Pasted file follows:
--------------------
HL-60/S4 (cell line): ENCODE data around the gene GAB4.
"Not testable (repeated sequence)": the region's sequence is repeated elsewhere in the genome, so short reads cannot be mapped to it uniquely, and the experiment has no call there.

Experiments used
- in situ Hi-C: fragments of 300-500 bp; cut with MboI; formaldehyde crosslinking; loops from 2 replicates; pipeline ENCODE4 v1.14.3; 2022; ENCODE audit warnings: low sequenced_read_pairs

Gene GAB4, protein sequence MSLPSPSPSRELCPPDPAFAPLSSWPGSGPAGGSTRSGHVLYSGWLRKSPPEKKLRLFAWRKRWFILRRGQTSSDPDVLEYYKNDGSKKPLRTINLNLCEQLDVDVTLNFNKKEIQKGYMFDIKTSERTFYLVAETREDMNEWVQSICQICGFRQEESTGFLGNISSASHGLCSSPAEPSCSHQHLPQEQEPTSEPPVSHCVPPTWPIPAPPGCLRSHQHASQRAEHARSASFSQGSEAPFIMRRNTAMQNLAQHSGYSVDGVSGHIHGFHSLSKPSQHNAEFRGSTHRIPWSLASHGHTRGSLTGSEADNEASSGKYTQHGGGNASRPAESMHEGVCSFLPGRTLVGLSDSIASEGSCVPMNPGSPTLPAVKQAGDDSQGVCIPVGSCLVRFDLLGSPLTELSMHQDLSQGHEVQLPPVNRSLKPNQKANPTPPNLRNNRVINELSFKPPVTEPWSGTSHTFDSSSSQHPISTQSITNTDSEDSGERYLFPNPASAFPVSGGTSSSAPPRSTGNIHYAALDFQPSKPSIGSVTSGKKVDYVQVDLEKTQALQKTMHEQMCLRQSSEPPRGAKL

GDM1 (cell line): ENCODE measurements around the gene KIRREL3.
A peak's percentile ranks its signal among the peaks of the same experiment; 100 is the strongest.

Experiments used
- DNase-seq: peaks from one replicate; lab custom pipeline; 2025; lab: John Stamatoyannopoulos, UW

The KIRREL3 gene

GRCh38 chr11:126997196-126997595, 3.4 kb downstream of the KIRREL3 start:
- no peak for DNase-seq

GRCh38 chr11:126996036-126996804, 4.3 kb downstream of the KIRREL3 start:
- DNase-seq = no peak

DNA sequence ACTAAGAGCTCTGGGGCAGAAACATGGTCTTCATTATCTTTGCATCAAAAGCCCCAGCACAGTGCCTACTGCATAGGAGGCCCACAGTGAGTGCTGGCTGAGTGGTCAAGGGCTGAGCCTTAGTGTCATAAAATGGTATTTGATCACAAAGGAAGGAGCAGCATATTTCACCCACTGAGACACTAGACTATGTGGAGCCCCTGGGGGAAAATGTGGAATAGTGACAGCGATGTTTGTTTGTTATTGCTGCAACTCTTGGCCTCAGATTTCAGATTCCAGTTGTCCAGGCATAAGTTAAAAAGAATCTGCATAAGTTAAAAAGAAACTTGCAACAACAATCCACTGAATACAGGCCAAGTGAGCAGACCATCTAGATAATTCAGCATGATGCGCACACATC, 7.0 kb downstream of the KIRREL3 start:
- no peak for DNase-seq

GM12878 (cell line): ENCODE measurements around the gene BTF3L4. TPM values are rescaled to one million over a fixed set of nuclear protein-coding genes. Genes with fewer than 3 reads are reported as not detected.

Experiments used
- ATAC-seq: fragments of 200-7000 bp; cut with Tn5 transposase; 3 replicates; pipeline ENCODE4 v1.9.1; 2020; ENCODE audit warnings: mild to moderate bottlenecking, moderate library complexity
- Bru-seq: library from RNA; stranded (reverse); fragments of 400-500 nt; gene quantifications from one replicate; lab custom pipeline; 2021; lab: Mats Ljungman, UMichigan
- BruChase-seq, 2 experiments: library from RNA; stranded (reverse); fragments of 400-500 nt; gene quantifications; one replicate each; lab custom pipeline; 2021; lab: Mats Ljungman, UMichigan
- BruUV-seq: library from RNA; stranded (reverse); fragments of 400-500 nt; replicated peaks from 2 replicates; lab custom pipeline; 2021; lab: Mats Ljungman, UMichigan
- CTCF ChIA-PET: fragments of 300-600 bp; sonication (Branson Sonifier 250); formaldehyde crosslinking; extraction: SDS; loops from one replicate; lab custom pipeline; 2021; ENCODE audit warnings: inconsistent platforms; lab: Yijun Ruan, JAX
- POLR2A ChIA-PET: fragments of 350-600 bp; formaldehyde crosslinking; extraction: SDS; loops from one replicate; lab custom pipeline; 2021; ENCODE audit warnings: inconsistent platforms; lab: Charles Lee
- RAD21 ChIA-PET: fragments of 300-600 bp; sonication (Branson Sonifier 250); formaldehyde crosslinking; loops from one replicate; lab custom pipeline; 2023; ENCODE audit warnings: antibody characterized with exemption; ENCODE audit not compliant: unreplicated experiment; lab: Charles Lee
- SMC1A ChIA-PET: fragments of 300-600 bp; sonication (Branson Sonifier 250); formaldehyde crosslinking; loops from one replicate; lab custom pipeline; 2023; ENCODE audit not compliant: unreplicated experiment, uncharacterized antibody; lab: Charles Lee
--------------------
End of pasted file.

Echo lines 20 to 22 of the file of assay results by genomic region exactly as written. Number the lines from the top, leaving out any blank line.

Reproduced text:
- Bru-seq: library from RNA; stranded (reverse); fragments of 400-500 nt; gene quantifications from one replicate; lab custom pipeline; 2021; lab: Mats Ljungman, UMichigan
- BruChase-seq, 2 experiments: library from RNA; stranded (reverse); fragments of 400-500 nt; gene quantifications; one replicate each; lab custom pipeline; 2021; lab: Mats Ljungman, UMichigan
- BruUV-seq: library from RNA; stranded (reverse); fragments of 400-500 nt; replicated peaks from 2 replicates; lab custom pipeline; 2021; lab: Mats Ljungman, UMichigan